Report of the 2nd Workshop on Obfuscation


Since we began planning the “International Workshop on Obfuscation: Science, Technology, and Theory” a year ago, there have been numerous shifts in the world’s technological, political, and economic landscape, from a US election influenced by email leaks and algorithmically-promoted fake news stories, to the merger of some of the world’s largest telecom and media companies into data-driven advertising behemoths, to data breaches of major entertainment companies, healthcare providers, and voting systems (to name but a few). We define obfuscation as the production of noise modeled on an existing signal in order to make data or information more ambiguous, uncertain, and difficult to exploit—an idea that is particularly salient in the era of big data technologies. In concert with other practices and tools, obfuscation offers a novel and unique means of evading data surveillance, building privacy-respecting platforms without sacrificing utility, and improving security (including through obfuscating code or hardware itself). However, while obfuscation has long been a methodology engaged by researchers and developers in certain subfields of computer science, engineering, and applied technologies, it has only recently been taken up and studied as a broader strategy or set of tactics by humanists, social scientists, policymakers, and artists. 


Obfuscation Going Forward: A Research Agenda Finn Brunton, New York University and Helen Nissenbaum, Cornell Tech and New York University

PrivacyVisor: Privacy Protection for Preventing Face Detection from Camera Images Isao Echizen, National Institute of Informatics, Tokyo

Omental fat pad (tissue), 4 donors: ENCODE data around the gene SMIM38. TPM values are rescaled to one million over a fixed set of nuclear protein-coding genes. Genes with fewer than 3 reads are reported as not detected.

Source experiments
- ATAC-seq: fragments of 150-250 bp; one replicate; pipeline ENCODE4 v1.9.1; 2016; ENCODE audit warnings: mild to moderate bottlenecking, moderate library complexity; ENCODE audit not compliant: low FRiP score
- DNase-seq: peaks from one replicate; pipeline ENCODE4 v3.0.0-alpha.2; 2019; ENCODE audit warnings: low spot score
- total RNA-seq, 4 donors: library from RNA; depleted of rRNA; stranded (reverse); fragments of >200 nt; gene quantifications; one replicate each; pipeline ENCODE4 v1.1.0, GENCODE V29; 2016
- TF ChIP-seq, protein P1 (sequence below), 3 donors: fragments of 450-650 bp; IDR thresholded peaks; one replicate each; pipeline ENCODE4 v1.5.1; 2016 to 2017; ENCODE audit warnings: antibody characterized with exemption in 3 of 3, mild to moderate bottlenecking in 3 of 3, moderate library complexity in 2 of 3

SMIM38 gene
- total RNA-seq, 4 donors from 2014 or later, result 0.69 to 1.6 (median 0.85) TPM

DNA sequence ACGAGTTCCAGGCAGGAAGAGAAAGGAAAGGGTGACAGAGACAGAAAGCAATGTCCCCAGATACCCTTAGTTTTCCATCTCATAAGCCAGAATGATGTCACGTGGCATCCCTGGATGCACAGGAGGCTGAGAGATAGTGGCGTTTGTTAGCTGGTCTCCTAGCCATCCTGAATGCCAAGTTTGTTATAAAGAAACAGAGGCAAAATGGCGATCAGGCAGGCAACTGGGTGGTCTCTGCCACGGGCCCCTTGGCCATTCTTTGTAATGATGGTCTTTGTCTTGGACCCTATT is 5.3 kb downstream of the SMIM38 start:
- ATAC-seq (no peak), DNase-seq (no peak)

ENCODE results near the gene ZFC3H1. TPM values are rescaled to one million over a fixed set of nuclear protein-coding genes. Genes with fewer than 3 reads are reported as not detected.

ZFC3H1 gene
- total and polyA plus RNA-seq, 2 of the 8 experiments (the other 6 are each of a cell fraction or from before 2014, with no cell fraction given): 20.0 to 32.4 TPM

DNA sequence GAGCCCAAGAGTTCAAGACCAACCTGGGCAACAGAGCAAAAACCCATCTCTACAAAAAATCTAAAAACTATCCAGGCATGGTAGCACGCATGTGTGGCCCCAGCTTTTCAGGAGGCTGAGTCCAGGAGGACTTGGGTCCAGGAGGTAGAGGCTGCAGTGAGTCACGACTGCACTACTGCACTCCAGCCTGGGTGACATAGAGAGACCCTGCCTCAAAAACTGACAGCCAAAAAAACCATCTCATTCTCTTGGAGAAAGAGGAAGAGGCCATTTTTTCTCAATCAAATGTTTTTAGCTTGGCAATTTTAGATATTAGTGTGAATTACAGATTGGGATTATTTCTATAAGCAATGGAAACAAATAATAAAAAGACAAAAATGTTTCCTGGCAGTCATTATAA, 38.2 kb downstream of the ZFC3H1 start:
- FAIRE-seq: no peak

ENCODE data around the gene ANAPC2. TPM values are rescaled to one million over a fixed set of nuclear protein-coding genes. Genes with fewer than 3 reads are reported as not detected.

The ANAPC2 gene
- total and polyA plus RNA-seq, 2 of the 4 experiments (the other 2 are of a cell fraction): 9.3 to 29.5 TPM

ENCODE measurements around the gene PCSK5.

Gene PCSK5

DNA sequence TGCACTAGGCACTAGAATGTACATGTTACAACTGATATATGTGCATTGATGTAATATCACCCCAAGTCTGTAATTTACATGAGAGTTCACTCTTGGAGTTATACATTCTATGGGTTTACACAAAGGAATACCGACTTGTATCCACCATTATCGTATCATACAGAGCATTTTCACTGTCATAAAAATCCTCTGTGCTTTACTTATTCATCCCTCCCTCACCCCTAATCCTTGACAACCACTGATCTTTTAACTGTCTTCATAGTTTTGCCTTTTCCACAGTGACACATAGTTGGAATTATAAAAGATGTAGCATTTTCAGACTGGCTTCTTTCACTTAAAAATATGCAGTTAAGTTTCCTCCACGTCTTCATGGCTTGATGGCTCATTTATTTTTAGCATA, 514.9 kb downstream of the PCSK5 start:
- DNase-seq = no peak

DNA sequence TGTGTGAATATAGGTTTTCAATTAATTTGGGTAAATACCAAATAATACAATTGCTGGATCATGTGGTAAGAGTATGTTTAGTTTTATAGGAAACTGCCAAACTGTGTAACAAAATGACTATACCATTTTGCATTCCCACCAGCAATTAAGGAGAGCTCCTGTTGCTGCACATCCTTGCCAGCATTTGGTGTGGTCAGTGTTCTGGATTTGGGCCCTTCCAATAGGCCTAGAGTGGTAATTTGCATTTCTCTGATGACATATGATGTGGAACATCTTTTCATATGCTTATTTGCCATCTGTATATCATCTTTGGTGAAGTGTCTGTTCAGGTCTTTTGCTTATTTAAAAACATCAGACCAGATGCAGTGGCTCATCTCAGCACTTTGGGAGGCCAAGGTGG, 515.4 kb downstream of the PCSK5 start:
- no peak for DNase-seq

Circumvention Through Obfuscation Amir Houmansadr, University of Massachusetts Amherst

Political Rhetoric as Obfuscation and Finding Solutions with Neural Networks Nicole Cote and Rob Hammond, New York University

Obfuscating Data to Prevent Discrimination Sorelle Friedler, Haverford College

Using Ethically-Constrained Game Theory to Protect Our Privacy Jeffrey Pawlick and Quanyan Zhu, New York University Tandon School of Engineering

Identity Obfuscation Through Fully Functional Avatars Paul Ashley, Anonyome Labs

Go Rando: Resisting Emotional Surveillance with Noisy Feelings Ben Grosser, University of Illinois at Urbana-Champaign

Hiding Data Flows with Covert Channels Saumya Debray and Jon Stephens, University of Arizona

Software Diversification as an Obfuscation Technique Nicolas Harrand and Benoit Baudry, Inria, France

Software (De-)Obfuscation: How Good Is It? Alexander Pretschner, Technische Universität München, Germany

On Missing Datasets Mimi Onuoha

Obfuscating 15M US Criminal Records and Mugshots for the Right to Remove Them Paolo Cirio

HyperFace: Emerging Strategies for Obfuscating Computer Vision Algorithms Adam Harvey

Place vs. Space: On the Future of Location Obfuscation Seda Gürses

Obfuscation in Bitcoin: Techniques and Politics Arvind Narayanan & Malte Möser, Princeton University

Obfuscation and the Threat of Centralized Distribution Daniel C. Howe, School of Creative Media, City University of Hong Kong

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